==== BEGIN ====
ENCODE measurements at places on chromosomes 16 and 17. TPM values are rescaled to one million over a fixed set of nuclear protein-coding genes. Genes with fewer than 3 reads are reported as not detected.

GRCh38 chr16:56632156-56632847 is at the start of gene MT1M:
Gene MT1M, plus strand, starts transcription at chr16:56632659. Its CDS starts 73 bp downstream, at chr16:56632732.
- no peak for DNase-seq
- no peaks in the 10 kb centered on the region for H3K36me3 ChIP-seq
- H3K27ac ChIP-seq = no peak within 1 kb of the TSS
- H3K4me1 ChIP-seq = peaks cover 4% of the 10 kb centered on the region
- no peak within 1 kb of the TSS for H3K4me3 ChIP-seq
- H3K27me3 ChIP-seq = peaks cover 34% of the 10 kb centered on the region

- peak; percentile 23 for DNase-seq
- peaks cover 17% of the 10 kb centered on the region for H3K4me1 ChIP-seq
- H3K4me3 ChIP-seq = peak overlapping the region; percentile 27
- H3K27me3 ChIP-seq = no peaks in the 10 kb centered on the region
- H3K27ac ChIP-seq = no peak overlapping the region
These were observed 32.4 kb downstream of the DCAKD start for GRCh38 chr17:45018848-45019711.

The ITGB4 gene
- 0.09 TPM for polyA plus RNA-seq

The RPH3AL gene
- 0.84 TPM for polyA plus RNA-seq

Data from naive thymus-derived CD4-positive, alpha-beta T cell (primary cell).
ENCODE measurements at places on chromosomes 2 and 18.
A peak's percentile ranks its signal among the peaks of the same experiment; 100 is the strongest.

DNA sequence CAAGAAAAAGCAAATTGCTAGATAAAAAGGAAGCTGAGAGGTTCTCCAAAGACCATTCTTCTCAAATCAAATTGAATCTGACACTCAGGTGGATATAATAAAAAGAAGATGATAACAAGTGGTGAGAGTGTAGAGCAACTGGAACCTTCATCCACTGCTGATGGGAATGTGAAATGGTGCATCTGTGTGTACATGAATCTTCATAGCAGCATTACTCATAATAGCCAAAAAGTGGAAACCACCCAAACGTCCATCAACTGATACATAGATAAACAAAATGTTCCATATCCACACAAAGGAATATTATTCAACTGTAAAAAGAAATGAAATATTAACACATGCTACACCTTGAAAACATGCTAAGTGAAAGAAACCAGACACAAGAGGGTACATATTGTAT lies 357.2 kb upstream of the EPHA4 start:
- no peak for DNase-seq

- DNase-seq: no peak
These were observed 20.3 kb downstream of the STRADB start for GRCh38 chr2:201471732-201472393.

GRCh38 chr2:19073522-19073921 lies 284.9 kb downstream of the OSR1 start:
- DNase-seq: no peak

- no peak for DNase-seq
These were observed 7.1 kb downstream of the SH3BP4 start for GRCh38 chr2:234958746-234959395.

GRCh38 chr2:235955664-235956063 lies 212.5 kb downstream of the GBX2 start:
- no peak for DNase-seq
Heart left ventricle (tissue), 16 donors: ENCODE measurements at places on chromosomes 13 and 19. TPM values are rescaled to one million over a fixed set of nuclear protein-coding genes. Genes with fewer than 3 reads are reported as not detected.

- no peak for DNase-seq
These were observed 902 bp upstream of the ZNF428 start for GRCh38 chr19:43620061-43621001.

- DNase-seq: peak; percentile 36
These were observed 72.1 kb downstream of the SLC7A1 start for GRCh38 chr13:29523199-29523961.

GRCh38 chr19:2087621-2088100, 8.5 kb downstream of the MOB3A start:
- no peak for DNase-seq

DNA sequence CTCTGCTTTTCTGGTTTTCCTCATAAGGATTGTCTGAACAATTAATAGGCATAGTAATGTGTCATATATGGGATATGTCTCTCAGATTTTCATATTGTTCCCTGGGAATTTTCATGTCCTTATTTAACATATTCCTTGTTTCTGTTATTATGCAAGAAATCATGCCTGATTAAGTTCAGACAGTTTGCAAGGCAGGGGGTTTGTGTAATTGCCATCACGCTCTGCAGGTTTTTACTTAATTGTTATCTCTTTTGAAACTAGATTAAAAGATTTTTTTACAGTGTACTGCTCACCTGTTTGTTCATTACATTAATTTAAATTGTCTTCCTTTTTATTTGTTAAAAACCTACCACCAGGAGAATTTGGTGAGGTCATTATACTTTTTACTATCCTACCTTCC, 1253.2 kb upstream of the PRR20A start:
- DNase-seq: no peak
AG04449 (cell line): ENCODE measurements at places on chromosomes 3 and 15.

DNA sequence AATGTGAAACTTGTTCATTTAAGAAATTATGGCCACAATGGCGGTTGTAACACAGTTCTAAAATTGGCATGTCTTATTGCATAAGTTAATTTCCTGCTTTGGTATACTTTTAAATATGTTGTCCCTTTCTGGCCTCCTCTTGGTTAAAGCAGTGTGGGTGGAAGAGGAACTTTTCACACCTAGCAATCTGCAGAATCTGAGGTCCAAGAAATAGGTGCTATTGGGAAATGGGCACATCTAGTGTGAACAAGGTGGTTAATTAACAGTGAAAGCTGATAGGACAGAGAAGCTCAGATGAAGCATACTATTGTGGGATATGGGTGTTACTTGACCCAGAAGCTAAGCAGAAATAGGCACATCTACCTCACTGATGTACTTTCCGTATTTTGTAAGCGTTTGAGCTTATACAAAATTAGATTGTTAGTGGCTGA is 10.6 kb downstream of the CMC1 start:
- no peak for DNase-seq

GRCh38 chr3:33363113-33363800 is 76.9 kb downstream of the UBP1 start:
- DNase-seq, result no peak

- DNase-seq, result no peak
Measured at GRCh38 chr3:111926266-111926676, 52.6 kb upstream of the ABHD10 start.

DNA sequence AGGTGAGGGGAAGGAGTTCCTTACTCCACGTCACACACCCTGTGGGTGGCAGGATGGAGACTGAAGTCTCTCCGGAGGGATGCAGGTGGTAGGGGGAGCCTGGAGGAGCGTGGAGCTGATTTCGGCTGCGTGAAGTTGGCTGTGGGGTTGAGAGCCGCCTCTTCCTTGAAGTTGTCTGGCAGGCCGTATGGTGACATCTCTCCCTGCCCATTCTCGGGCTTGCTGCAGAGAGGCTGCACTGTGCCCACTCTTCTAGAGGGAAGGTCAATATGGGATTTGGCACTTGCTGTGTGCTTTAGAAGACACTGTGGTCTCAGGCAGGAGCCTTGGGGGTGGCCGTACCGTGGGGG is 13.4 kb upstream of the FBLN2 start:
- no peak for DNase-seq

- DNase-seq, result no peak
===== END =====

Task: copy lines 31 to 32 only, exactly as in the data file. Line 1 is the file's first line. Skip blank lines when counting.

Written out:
GRCh38 chr2:235955664-235956063 lies 212.5 kb downstream of the GBX2 start:
- no peak for DNase-seq